Editor's Note: This is a series counting down the top 15 stories in MotoGP in 2013, as determined by the Soup staff.
The question for Suzuki by spring 2013 was when, not if.
Suzuki was developing a MotoGP prototype in 2012 with which it would return to the premier class for the first time since withdrawing after the 2011 season, citing the worldwide economic meltdown. Kawasaki and Suzuki ultimately left the series with Kawasaki vowing never to return after being threatened with a lawsuit by Dorna. Suzuki though was ready for a comeback.
Suzuki tested its bike in its native Japan many times in 2012, leading to widespread speculation the manufacturer would return with a works team as early as 2014.
Then Suzuki MotoGP test team manager Davide Brivio dropped a bomb in June 2013: Suzuki would return to the premier class - in 2015.
The announcement caused many MotoGP observers and fans to scratch their heads. Suzuki made no secret it was interested in a comeback, with some media even inhaling the Suzuki corporate PR and incorrectly listing the company's withdrawal after the 2011 season as a "suspension of activity" instead of an exit.
Plus Suzuki had made good progress with the development of its successor to the GSX-R, now an in-line four after a decade of V4 power. The bike looked good, and test rider Randy de Puniet was just .772 of a second behind the Yamaha M1 of Jorge Lorenzo during Suzuki's first test with future MotoGP rivals in June at Barcelona on the same day Brivio announced the delayed return.
So what was behind the holdup?
Brivio said Suzuki wanted more time to develop its machine to compete with the technological and performance might of Japanese rivals Honda and Yamaha. In particular, Suzuki wanted to spend more time tweaking its bike to work with the Dorna-spec Magneti Marelli electronic control unit after spending plenty of time and money in 2012 and early 2013 developing a Mitsubishi black box and software.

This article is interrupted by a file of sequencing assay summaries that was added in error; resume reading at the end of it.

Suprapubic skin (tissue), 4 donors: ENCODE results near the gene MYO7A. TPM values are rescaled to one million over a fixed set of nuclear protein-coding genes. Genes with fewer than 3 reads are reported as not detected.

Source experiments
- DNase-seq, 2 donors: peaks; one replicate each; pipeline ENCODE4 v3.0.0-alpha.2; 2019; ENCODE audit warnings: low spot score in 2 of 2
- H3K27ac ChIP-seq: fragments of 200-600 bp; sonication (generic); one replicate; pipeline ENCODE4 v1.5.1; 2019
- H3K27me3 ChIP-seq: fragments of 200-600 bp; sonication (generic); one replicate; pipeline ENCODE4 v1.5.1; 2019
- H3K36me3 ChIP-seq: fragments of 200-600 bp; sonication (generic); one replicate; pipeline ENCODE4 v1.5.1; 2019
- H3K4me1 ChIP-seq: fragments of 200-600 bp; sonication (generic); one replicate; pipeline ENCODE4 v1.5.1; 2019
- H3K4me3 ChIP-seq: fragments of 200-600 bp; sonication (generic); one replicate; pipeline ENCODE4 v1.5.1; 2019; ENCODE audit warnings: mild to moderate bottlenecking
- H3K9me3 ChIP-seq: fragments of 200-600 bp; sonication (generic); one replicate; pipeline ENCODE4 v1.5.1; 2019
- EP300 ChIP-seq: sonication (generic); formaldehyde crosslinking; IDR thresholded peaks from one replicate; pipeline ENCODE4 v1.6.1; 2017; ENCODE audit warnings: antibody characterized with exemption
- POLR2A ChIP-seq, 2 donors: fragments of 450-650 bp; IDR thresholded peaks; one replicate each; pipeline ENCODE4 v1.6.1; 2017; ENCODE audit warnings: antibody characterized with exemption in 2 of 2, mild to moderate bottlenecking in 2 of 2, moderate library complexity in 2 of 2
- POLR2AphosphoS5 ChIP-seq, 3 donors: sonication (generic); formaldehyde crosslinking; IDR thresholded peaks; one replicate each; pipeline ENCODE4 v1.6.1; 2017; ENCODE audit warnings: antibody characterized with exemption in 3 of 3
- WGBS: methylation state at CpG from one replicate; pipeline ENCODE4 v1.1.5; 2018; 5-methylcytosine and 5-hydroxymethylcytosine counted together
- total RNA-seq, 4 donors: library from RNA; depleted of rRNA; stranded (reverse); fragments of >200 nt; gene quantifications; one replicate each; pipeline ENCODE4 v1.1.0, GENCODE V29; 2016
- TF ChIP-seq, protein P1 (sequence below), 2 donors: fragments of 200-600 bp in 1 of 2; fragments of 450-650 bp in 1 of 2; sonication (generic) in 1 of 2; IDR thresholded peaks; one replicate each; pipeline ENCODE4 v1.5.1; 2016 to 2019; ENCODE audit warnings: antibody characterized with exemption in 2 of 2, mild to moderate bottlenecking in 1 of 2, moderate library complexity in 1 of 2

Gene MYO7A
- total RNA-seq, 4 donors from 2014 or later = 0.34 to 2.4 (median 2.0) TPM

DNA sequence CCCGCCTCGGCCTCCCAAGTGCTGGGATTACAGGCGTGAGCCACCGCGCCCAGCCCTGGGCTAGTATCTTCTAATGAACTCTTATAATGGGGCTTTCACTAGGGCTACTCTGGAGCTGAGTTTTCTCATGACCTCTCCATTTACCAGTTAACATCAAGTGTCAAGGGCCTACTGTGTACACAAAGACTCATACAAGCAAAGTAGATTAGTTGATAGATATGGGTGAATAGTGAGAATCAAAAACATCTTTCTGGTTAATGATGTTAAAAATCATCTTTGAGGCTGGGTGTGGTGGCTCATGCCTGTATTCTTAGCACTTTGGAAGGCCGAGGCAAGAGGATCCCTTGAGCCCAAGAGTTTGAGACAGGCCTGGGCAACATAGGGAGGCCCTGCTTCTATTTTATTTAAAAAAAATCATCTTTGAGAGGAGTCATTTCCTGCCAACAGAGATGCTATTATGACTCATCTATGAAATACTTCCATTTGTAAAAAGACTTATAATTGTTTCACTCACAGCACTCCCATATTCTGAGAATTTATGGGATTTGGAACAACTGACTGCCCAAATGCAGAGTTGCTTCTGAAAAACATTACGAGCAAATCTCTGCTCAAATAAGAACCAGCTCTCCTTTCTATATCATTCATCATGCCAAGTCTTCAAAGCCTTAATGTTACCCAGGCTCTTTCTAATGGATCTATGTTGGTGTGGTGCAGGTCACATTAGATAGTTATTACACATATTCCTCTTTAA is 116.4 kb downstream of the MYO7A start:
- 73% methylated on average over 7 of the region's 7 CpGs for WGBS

But there probably were two unspoken reasons behind the decision to wait until 2015.
One, the worldwide economy is still healing. Suzuki took a beating in the Great Global Recession of 2009, and executives at the board level waited until this year - more than a year after development started on the bike - to finally approve the effort to return to MotoGP. It's presumed those suits would like to see more black numbers in the corporate ledger before committing to a money-inhaling MotoGP program.
Two, 2014 is an off-sequence year for elite riders' contracts. Current factory riders Jorge Lorenzo, Valentino Rossi, Dani Pedrosa, Marc Marquez and Andrea Dovizioso all are in the final year of their contracts in the upcoming season and wouldn't have been available for Suzuki to tempt.
All five riders will be on the open market for 2015 this spring and summer. It's very unlikely Suzuki's immature technical package and tight purse strings will lure Lorenzo or Marquez away from Yamaha or Honda, respectively. And Rossi has said he wants to stay at Yamaha if he continues his career past 2014. Rossi also remains haunted from two fruitless years of development in 2011-12 at Ducati, so it's very unlikely even a contract matching the GDP of a Third World nation could attract him to Suzuki.
But Pedrosa could be in play if HRC finally decides he's not going to win a world title after nine seasons with Repsol Honda. Dovizioso might be scarred from his technological nightmare at Ducati like Rossi, but Suzuki could be the next-best and most lucrative stop for him if he chooses to leave Borgo Panigale.
And then there is the very credible story that Suzuki's postponement came at the hands of Dorna. In fact the postponement news came directly after a meeting with Dorna's Carmelo Ezpeleta.